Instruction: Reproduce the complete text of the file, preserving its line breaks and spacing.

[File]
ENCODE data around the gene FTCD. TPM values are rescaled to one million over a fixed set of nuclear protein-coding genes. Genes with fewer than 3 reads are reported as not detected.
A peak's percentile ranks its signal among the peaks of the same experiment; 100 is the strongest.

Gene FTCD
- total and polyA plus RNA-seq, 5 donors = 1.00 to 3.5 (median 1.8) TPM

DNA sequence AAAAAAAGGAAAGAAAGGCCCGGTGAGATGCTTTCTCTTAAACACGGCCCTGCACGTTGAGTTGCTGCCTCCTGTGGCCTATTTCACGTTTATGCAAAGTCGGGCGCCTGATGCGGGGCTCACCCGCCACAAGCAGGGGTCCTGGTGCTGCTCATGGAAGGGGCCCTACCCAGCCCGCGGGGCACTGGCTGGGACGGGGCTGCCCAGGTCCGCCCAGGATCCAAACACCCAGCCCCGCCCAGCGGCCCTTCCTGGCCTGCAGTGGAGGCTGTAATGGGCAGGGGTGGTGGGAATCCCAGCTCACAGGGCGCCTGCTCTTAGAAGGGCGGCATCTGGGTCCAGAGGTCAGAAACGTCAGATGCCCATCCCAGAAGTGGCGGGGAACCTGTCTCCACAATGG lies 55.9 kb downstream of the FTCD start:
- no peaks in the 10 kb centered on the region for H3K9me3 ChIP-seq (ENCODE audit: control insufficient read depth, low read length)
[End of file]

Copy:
ENCODE data around the gene FTCD. TPM values are rescaled to one million over a fixed set of nuclear protein-coding genes. Genes with fewer than 3 reads are reported as not detected.
A peak's percentile ranks its signal among the peaks of the same experiment; 100 is the strongest.

Gene FTCD
- total and polyA plus RNA-seq, 5 donors = 1.00 to 3.5 (median 1.8) TPM

DNA sequence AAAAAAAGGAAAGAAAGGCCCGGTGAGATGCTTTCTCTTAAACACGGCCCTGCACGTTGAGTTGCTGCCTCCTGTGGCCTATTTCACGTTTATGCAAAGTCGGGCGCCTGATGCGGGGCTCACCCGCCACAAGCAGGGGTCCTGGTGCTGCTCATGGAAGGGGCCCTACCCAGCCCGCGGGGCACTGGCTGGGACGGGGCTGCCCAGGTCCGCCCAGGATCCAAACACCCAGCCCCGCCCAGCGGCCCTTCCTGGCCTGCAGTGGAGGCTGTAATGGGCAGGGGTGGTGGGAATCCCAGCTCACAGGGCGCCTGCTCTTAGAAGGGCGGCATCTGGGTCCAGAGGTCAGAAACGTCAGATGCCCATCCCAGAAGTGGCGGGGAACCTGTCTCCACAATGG lies 55.9 kb downstream of the FTCD start:
- no peaks in the 10 kb centered on the region for H3K9me3 ChIP-seq (ENCODE audit: control insufficient read depth, low read length)